PUNE: Pune-based MITCON Ltd, a consultant to many government projects, is now gearing up to provide growth support to family run businesses. It aims to help family businesses to not only sustain their existing growth, but also go global. Family businesses comprise 85% of the companies in India, but are facing challenges that lead to disintegration, division and eventually an early death by way of closure.
As slowdown looms over rest of the world, India is the market of choice for multinational corporations, adding challenges for most small and medium family businesses. MITCON-Academy for Global Entrepreneurship (MITCON-AGE), the entrepreneurship development arm of MITCON Ltd, will help such family businesses sustain, grow and take themselves national and global, by way of training cum support programs and mentor ship for micro aspects of managing the business.
MITCON Ltd has hired Vinod Paratkar, a seasoned entrepreneurship development and management professional with experience in Europe, Asia and Africa, to lead entrepreneurship initiatives. He was associated with UNIDO, ILO, and European Commission in entrepreneurship development.
"Starting a business is a family decision, with the entire family is involved. As the business grows, family members start leading responsibilities. Managing the business takes lot of attention and the members tend to ignore critical points that have potential for future conflicts and break ups." Mr Paratkar said. "MPFB will help identify these points and plan for the future, so that the businesses not only grow, but also go global," he added. Indian family businesses contribute 27% of the country's exports sales and 20% of country's GDP.
Internationally, family businesses plan for such things well in advance. In India, because of our social structure and value system, we tend to play down these things. There are many examples where family businesses broke apart because succession wasn't planned, or closed down because the next generation wanted to pursue something else, just two of the many problems faced by family businesses.
Family Businesses in India are heavily prone to die an early death, the CII-Family Business Network report published last year stated. "Just 13 percent of the Family businesses survive till 3rd generation & only 4 percent go beyond third generation. As new generations join the family business, it is an enormous challenge to keep the family & business together. Some sacrifice the business to keep the families together, while others sacrifice the family to keep the business," the report stated, adding that one-third of business families disintegrate because of generational conflict.
In its efforts to support family businesses, MITCON-AGE is starting Management Program for Family Business (MPFB) an orientation program, customized for members of existing family business, non-family managers of family business, professionals looking to take up a career in family business as a manager or mentor and those looking to start family businesses. MITCON-AGE will not only train, but also mentor family businesses manage themselves for the future.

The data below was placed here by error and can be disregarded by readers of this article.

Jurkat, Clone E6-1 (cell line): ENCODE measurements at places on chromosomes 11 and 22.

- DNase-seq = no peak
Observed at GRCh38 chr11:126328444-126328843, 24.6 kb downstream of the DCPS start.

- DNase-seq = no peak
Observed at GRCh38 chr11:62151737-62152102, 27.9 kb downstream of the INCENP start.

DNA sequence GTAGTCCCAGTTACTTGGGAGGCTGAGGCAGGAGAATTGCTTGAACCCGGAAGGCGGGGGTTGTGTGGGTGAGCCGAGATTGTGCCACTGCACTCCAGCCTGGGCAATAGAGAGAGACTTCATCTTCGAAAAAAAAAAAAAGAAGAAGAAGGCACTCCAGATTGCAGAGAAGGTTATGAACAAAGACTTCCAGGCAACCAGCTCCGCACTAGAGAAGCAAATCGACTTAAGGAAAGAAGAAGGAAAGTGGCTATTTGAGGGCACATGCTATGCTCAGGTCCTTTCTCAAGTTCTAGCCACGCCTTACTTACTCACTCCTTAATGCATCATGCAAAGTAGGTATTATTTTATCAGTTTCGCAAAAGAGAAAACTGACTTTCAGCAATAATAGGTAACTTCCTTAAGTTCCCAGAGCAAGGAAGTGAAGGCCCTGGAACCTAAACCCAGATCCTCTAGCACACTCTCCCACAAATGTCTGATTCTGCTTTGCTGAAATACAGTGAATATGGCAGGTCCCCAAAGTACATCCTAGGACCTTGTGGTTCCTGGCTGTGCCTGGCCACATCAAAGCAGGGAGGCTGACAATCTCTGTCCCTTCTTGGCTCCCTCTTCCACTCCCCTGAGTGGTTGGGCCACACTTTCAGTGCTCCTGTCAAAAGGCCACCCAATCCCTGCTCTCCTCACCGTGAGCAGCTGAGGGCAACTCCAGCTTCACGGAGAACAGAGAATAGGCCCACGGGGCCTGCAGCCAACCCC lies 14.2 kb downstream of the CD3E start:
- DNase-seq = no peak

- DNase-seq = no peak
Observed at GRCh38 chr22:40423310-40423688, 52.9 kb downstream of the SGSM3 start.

The India-Family Business Study conducted by Redseer Consulting in 2012 started that family businesses form a backbone of the Indian economy with gross output of 60% of GDPor about 90% of India's industrial output. Family businesses contribute 79% of organized private sector employment and 27% of overall employment, just second after government and PSUs.
Of the 34 IPOs that came in 2011 in India, two-thirds were by family businesses. The number of mid-size Family Businesses (those between INR 50 Cr and INR 1000 Cr revenues) in India stands at about 6100, gross output of which approximately equals INR 1434k Cr (around 20% of India's GDP).
Major Problems of Family Businesses in a NutShell
Ownership issues in the next generation: Till the time the founder or the head of the family is alive, everything is good. However, if he passes away and has not made arrangements for succession, the next generation has ownership issues and the business disintegrates.
Next Generation Willingness: More often the next generation does not want to continue in its family business either because they have seen their parents' struggle or were never inducted into the business at a young age. This is a grave problem in families businesses whose latest generation is born in the 21st century. With modern thoughts and radical independence this generation is less inclined to continue of the parents' path.
Poor expression of feelings and indirect communication: Family members, when it comes to money matters, lack effective expression of feelings and wants. When emotions entangle with tangible needs, they create obstacles to communication. They want, but don't ask and expect to be given. When they don't get, it leads to cold wars.
Control: Another major issue in the next generation after the founder generation. Who is supposed to get the control, the MD position? Eldest sibling or most eligible sibling?
Family members or professional management?: Sometimes it is in the best interest of the company to get professional management to handle operations and execution. But it's a challenge to drive this thought without causing heartburn in the family.
Favouritism: A major problem that leads to loss of motivation in capable non-family members. Hiring and promoting based on relations rather than merits, kills the desire to work for you in non-family employees. Family employees become complacent and not perform.
Loss of Capable Non-Family Employees: Non-family employees will leave for two reasons: limited growth opportunities and family conflict. Family employees mostly occupy all leadership positions within the company. When a family feud breaks out, non-family members are often subject to multiple controls and get grinded between the fighting family members.